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BRUINS NOTEBOOK

Seguin learns ins and outs

He understands coach’s reasoning

Bruins Tim Thomas (left) and Zdeno Chara rattle Vancouver’s Alex Burrows as they snuff out this scoring attempt. Bruins Tim Thomas (left) and Zdeno Chara rattle Vancouver’s Alex Burrows as they snuff out this scoring attempt. (Barry Chin/ Globe Staff)
By Fluto Shinzawa
Globe Staff / June 9, 2011

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After two games of the Stanley Cup Final, Boston’s fourth line had no even-strength pulse. And Tyler Seguin had zero points. Both issues required addressing.

One was separate from the other. But the Bruins came up with a fix that solved both concerns. For Game 3, Seguin was out. Shawn Thornton was in.

All of a sudden, the fourth line had a heartbeat. And even without Seguin — the 19-year-old with the best high-end skill set on the roster — the Bruins put up an 8-spot on the Canucks.

Seguin had an idea that such a move might be coming.

“I wasn’t happy with the way I played last game in Vancouver,’’ said Seguin, who didn’t land on the scoresheet in 8:46 of ice time in Game 2. “I don’t think I played at my best.

“I can’t say I was shocked. It was what it was. I gave Thorty a pat on the back and said, ‘Go get ’em.’ That’s all I could do.’’

Last night, with Nathan Horton unavailable, Seguin was back in. He skated a total of 7:48 and picked up an assist on Michael Ryder’s second-period goal.

After the 3-2 Game 2 overtime loss, Bruins coach Claude Julien acknowledged that Seguin didn’t play as well as he has in the past. But he wasn’t as concerned with Seguin’s performance as he was with the team’s overall lack of identity, especially the fourth line.

Where Vancouver’s fourth line of Jeff Tambellini, Manny Malhotra, and Victor Oreskovich made an impact on the game and on the Bruins’ bodies (eight hits total from the No. 4 wingmen), Boston’s fourth unit did next to nothing.

To get the energy and identity he wanted, Julien had only one candidate for press box duty.

“You can kind of figure it out — know what you’re doing wrong, what you’re doing right, and what you need to stay consistent at,’’ Seguin said. “When I’m in, I know what I need to do.’’

Behave yourself
In Game 1, Alex Burrows bit Patrice Bergeron’s right index finger. In Game 2, Maxim Lapierre taunted Bergeron by waving his finger in front of his face.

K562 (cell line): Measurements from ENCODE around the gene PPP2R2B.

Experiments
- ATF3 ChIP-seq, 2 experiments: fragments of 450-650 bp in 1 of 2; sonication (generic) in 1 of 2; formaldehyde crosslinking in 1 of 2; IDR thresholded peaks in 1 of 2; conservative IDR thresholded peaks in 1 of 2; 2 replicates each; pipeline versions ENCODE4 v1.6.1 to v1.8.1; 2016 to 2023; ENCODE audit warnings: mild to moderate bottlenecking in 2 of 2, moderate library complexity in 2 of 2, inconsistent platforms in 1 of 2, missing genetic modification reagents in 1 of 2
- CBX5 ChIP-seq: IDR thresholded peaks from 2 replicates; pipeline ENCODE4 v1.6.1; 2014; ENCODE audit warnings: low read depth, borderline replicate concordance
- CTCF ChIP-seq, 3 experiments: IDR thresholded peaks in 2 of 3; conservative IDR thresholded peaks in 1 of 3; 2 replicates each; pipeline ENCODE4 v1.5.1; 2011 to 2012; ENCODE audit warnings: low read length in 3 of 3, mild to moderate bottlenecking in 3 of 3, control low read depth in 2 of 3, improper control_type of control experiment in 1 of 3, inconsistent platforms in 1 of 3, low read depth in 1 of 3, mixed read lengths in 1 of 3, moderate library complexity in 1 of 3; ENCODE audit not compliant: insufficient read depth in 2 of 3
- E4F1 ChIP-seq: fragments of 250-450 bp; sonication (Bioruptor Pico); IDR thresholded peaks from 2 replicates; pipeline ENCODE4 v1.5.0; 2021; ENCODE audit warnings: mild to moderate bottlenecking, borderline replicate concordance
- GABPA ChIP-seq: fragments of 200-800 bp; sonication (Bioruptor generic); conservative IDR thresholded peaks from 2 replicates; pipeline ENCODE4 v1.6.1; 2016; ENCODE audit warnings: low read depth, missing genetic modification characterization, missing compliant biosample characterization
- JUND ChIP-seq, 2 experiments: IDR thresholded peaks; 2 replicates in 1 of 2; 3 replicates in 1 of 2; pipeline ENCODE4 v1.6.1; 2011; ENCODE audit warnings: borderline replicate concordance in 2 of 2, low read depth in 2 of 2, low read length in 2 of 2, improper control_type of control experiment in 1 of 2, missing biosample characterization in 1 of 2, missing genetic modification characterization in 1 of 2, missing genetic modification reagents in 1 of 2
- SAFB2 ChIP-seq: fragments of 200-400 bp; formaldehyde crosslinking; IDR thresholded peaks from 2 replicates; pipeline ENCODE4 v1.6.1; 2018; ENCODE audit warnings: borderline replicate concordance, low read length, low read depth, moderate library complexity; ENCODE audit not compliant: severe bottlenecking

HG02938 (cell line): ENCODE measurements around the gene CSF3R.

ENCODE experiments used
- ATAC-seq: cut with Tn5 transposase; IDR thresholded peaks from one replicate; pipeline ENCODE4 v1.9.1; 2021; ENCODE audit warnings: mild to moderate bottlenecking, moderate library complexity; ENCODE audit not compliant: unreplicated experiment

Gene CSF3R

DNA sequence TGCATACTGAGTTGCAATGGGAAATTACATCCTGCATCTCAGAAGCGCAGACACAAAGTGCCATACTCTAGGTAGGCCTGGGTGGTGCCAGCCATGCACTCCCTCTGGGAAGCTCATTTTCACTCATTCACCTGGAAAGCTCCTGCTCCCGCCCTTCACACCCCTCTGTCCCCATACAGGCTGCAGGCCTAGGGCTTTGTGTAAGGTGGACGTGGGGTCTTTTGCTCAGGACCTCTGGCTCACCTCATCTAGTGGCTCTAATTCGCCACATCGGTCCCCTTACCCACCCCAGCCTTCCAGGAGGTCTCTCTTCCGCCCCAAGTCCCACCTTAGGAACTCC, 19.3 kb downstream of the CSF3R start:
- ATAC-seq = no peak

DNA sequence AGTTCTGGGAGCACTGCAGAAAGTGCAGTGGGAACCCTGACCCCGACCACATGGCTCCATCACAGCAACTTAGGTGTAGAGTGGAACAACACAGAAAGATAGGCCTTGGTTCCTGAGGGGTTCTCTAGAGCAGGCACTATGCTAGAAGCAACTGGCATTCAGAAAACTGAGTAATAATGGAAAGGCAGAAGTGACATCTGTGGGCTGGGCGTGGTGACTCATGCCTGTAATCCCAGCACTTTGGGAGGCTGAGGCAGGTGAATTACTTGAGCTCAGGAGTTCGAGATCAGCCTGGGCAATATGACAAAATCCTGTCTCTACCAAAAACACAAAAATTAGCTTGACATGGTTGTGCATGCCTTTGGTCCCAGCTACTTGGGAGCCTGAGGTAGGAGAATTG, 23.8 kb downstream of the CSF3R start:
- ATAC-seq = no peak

The silliness continued in Game 3. Mark Recchi shoved his fingers in Lapierre’s face. Later, Milan Lucic removed his right glove and wiggled his fingers in front of Burrows’s teeth.

After Game 3, Mike Murphy, the NHL’s senior vice president of hockey operations, informed both teams that there would be a zero-tolerance policy regarding finger waggles. Any player who engaged in finger taunting was subject to an unsportsmanlike conduct minor penalty and a 10-minute misconduct.

“I’m certainly not a guy that encourages that kind of stuff,’’ Julien said. “I think there’s been some pretty exciting hockey — when you look at the physicality of the game, the goals that have been scored, how both teams are putting everything on the line.

“I think we need to focus more on that than the other stuff that’s been making headlines. I don’t think we need that in our sport.’’

Last night, referees Dan O’Halloran and Kelly Sutherland called 21 total penalties for 66 PIMs. Brad Marchand racked up six minutes (roughing, holding, tripping) on one play. He collared Christian Ehrhoff, dumped Daniel Sedin with a hip check, then tangled with Keith Ballard at 17:33 of the third.

“It’s helped my game to try and be a bit of a rat out there,’’ Marchand said.

Rule may expand
During their meetings yesterday at the Langham Hotel, the NHL general managers recommended broadening Rule 48. The rule, which was introduced last year in the wake of Matt Cooke’s hit on Marc Savard, punishes players for throwing blindside hits with the head as the principal point of contact.

Rule 48 would expand to protect unsuspecting/vulnerable players from head shots. The NHL’s competition committee will consider the recommendation Monday, either in New York or in Boston. If the committee passes the rule, it will be up for vote at the Board of Governors meeting June 21.

“I think it was a huge step,’’ said Bruins GM Peter Chiarelli. “A huge step from Rule 48, which I thought was a good step, too.’’

The rule does not eliminate head shots outright. Toronto GM Brian Burke referenced the hit that Mattias Ohlund threw on Phil Kessel in 2009. Ohlund belted Kessel with a clean north-south hit that included contact to the head. Burke said there is no appetite for eliminating such hits from the game.

“This is a full-contact sport,’’ Burke said. “Always has been. It’s been a full-contact sport since we opened our doors for business.’’

Breaking the ice
Recchi exercised his usual option yesterday of skipping the morning skate. Jordan Caron, who had been practicing with the Black Aces, earned the nod to be the 12th forward on the ice. He also participated in pregame warm-ups last night. “Besides the game, you look at ways to help your young players grow,’’ Julien said. “I think that’s one of the ways.’’ Despite being a healthy scratch until the Eastern Conference finals, Seguin participated in warm-ups prior to every game . . . The Bruins did not seem intent on seeking retribution for Aaron Rome’s hit on Horton. “It’s certainly not about looking for revenge,’’ said Julien. “Justice has been served. No other reason to look for more. If we really want to make Nathan happy, we know what we have to do. That’s win a Stanley Cup.’’

Fluto Shinzawa can be reached at fshinzawa@globe.com. Follow him on Twitter @GlobeFluto.

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